The Beatles, Live in Philly
Thanks to reporting over the years, we know much about what led to the Beatles epic September 2, 1964 concert at the Convention Center in Philadelphia.
DJ Hy Lit (legally Hyman Aaron Lit) was the top DJ at WIBG-AM, known as Wibbage.
Lit had been introduced to the Beatles shortly before their famous February 1964 appearance on the Ed Sullivan Show. Lit knew immediately that the Beatles would be huge, so he called their booking agency, William Morris, and $25,000 later the Beatles were booked for the Convention Center. A week later, the shaggy-haired Brits went on Sullivan and the rest is history.
Tickets sold out within two hours. Booking the Beatles turned out to be easy compared to getting them into the arena. Though that could be said about virtually every stop during this famous 1964 tour.
The Beatles were playing Atlantic City’s Convention Hall, located on the Boardwalk, on August 30, just days after the Democratic National Convention had left town following their nomination of President Lyndon B. Johnson for a full term.
While in Atlantic City, the band enjoyed local delicacies like White House Subs and also screened their movie Hard Day’s Night with future Phialadelphia area broadcast reporter Larry Kane. The band departed Atlantic City in a fish truck owned by Hackney’s, an act of subterfuge arranged by concert promoter George A. Hamid Jr.
Hamid would later tell the Princeton Alumni Weekly, “After they left, I took two tranquilizers, shifted to martinis and said a prayer of thanks that the frenzy had moved to another town.”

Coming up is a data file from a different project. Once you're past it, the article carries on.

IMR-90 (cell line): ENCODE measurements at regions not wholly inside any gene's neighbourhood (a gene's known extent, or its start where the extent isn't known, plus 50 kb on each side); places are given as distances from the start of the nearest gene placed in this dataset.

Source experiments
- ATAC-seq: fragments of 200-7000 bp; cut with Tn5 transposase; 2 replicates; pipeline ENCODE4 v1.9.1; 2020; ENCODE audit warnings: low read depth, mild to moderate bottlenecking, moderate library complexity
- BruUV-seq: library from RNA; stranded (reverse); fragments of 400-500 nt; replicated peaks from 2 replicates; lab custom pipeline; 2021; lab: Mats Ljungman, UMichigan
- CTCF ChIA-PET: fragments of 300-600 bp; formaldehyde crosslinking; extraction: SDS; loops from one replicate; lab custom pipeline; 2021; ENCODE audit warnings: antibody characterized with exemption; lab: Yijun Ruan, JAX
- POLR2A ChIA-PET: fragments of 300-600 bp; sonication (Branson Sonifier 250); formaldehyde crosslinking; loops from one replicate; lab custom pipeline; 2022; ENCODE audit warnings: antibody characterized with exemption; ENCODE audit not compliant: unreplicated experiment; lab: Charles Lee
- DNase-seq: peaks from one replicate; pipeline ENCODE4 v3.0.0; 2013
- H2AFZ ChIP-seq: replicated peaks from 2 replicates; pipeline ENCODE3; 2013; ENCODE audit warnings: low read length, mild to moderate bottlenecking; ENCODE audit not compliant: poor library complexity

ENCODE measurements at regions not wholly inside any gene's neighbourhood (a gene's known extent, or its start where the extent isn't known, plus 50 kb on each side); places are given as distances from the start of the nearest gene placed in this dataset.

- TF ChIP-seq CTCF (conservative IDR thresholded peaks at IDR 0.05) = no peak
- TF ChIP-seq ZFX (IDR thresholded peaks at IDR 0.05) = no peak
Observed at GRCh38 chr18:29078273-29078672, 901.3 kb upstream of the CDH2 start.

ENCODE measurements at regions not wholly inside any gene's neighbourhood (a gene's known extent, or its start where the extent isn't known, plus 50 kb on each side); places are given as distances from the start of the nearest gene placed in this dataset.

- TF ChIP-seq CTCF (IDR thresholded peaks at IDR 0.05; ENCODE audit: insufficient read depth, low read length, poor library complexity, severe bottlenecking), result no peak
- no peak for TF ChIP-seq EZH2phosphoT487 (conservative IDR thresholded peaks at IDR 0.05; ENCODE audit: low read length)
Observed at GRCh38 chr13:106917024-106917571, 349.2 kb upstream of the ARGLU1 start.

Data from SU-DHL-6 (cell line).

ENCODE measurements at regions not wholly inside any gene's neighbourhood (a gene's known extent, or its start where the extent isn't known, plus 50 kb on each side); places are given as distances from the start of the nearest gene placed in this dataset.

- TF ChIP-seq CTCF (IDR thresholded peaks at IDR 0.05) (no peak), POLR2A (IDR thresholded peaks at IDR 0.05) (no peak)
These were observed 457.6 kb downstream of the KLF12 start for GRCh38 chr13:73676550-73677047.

Hy Lit also claimed that he and Frank Rizzo were involved in the plot –Rizzo had called Lit claiming that “his boss and children wanted to meet the Beatles”, so Lit asked for some help in securing the safe arrival of the fish truck. And that he did.
The fish truck was flanked on the New Jersey White Horse Pike with a bus caravan and an escort from the Philadelphia Highway Patrol and straight into a totally cleared out Philadelphia Convention Center parking lot. The Beatles would only be in the city for 5 hours as their manager Brian Epstein had cancelled the group’s reservations at the Warwick Hotel in favor of heading straight to their next stop in Indianapolis.
Daily News reporter Rose DeWolf recalled for the history, Read The Beatles:
If those guys were singing songs, I didn’t know it. The screaming was endless, but the kids were cute and so were the Beatles. I was in the front row with other reports, and minutes after the concert got underway, started pulling jellybeans and marshmallows from my hair. The marshmallows had messages written on them to the Beatles. Believe me, the real show wasn’t just the Beatles. The show was the kids in the audience!
After the concert, the Beatles had a long post-concert bus ride to the Northeast Philadelphia Airport and left for Indianapolis to continue their tour.
Twist And Shout • You Can’t Do That • All My Loving • She Loves You • Things We Said Today • Roll Over Beethoven • Can’t Buy Me Love • If I Fell • I Want To Hold Your Hand • Boys • A Hard Day’s Night • Long Tall Sally
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This is an adaptation of a tour for Philadelphia Rail Park Tours, an affiliated company of Popular History. The tour begins just north of Callowhill & Broad.
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